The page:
How to Help a Loved One Get Addiction Treatment

Drug and alcohol addictions cause havoc in the lives of people who are addicted and in the lives of those who love them. If your loved one is addicted — or if you suspect they may be — how can you help them get the treatment they need? And how can you pay for treatment? 

Fortunately, rehab’s no longer just for the rich and famous.

Wasatch Recovery Treatment Center is a nonprofit foundation that helps women, men, and families who are financially disadvantaged receive addiction treatment in our residential or outpatient programs. 

Our caring counselors help your loved one, no matter what your circumstances. We offer discounts and scholarships. 

The next step is learning how to approach your loved one about getting addiction treatment. Here’s what you need to know.

Addiction changes the addict

An addiction to drugs or alcohol is part of a substance use disorder. Addiction rewires the addict’s brain, creating uncontrollable cravings as well as the inability to stop using the preferred substance. 

Substance abuse also includes a dependency aspect. Dependency creates physical withdrawal symptoms when the substance is taken away. The physical pain of withdrawing from the substance is one of the biggest hurdles to stopping its use.

As the neurons in the addict’s brain recircuit themselves to receive more of the substance, you’re up against a formidable foe, as is your loved one. We understand how addiction can affect your loved one’s behavior, but try to divorce these behaviors from the person you know and love. 

An addict isn’t in their right (or own) mind. Your first step in approaching your loved one is to understand that they’re in the clutches of a disease that they have no control over.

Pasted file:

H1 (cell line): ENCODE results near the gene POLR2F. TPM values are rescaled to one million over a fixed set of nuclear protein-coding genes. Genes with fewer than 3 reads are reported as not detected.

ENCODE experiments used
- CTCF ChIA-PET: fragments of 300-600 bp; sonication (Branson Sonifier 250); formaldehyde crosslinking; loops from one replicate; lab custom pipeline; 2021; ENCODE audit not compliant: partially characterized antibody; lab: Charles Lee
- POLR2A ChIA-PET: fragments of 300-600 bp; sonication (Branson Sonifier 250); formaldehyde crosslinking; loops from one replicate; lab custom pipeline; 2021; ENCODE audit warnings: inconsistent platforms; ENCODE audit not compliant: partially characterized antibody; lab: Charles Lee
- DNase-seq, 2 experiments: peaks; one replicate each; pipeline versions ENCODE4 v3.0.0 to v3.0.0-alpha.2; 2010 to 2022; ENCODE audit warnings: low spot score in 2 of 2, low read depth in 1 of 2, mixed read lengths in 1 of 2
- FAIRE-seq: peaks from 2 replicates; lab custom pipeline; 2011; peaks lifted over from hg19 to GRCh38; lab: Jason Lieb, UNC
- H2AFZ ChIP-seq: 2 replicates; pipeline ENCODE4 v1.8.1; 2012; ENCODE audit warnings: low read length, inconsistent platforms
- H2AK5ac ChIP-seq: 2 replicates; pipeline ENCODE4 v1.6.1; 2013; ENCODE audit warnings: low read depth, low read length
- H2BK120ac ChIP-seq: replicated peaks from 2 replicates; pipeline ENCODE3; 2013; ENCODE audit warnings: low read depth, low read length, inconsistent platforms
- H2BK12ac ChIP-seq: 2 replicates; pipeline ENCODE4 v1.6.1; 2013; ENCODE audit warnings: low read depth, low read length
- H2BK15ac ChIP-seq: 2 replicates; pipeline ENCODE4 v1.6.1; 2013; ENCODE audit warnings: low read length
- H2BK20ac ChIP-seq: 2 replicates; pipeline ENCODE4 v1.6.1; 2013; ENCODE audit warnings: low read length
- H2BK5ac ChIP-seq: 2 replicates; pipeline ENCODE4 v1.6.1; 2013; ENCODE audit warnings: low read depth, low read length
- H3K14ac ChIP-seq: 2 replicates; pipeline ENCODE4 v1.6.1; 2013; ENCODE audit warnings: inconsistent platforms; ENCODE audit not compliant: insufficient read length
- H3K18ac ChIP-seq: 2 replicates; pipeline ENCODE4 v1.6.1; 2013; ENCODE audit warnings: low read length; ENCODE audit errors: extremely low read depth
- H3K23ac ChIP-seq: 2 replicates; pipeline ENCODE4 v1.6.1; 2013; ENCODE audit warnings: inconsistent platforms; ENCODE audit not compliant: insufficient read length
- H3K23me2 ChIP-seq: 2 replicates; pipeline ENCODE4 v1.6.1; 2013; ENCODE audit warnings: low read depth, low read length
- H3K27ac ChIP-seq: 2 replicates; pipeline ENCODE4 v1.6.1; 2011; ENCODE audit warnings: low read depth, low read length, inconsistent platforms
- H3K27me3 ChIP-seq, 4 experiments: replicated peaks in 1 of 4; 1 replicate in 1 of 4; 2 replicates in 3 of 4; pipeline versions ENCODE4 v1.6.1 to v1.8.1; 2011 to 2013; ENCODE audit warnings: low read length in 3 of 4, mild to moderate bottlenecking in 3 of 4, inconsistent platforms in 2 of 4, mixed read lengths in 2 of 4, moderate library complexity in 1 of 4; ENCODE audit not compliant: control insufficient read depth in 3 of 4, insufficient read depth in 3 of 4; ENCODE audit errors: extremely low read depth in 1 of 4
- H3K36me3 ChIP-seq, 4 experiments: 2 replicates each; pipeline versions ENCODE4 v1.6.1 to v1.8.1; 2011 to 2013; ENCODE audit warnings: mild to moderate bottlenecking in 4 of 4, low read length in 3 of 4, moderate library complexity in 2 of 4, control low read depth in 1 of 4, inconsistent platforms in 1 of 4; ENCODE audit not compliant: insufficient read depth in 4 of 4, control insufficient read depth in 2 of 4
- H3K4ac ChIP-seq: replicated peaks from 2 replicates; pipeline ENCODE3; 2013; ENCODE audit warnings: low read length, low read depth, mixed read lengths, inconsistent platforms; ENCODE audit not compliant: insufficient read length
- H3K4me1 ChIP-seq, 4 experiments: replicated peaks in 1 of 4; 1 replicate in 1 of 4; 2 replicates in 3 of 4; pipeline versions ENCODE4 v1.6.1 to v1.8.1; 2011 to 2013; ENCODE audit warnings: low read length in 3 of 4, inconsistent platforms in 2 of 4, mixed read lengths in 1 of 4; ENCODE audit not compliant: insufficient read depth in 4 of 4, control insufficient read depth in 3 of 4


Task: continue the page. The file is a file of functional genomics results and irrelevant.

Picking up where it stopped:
Support yourself with research

When you approach your loved one about their addiction, their first reaction is usually denial. Arm yourself ahead of time by researching addiction and its effective treatments. 

Your loved one will probably try to argue that they don’t need treatment. Or that they can’t get it. Or afford it. By educating yourself on the signs of addiction as well as affordable, convenient treatment options, you can address each objection as it's raised.

For example, the early treatment stages of addiction are intensive. Your loved one may claim that they can’t afford the time it takes to address the problem. You can respond with the many ways that they can continue to lead their life, perhaps through our outpatient detox program. 

By anticipating their responses ahead of time and telling them that help is but one step away, you can help them see the path to sobriety more clearly. The first step for the addict is the hardest, which is why your guidance is crucial.

Tell them how you feel

Blaming the addict for their behavior is counterproductive. They may not realize that they have a problem or that their addiction affects anyone but themselves.

Before they can change, they must want to change. Your role is to show them why they should want to. 

When you explain how their addiction affects your life — and the lives of others — try an approach of concern rather than accusation. Speak in terms of “I” (I feel that ..., this makes me feel ..., etc.) and not “you.” 

Feel free to be firm in stating that their problem is wreaking havoc on the lives of those around them. But don’t blame them or try to make them feel guilty. They probably already feel guilty enough. Disgust and self-loathing are often at the root of addiction.

Reach out

Don’t try to help your loved one without first getting support and help yourself. Our counselors are happy to guide you through getting your loved one the care they need. Our goal is the same as yours, and together we can rediscover the vital, wonderful person that lies just below the addiction.

Our programs aren’t a one-fix solution, either. Once your loved one breaks their physical addiction, we also offer long-term support to help them face the world again as they rebuild their life.

To get addiction help for your loved one, contact us at the Wasatch Recovery Treatment Center today. We have a residential location in Cottonwood Heights, Utah, and an outpatient and sober living facility in East Sandy, Utah.

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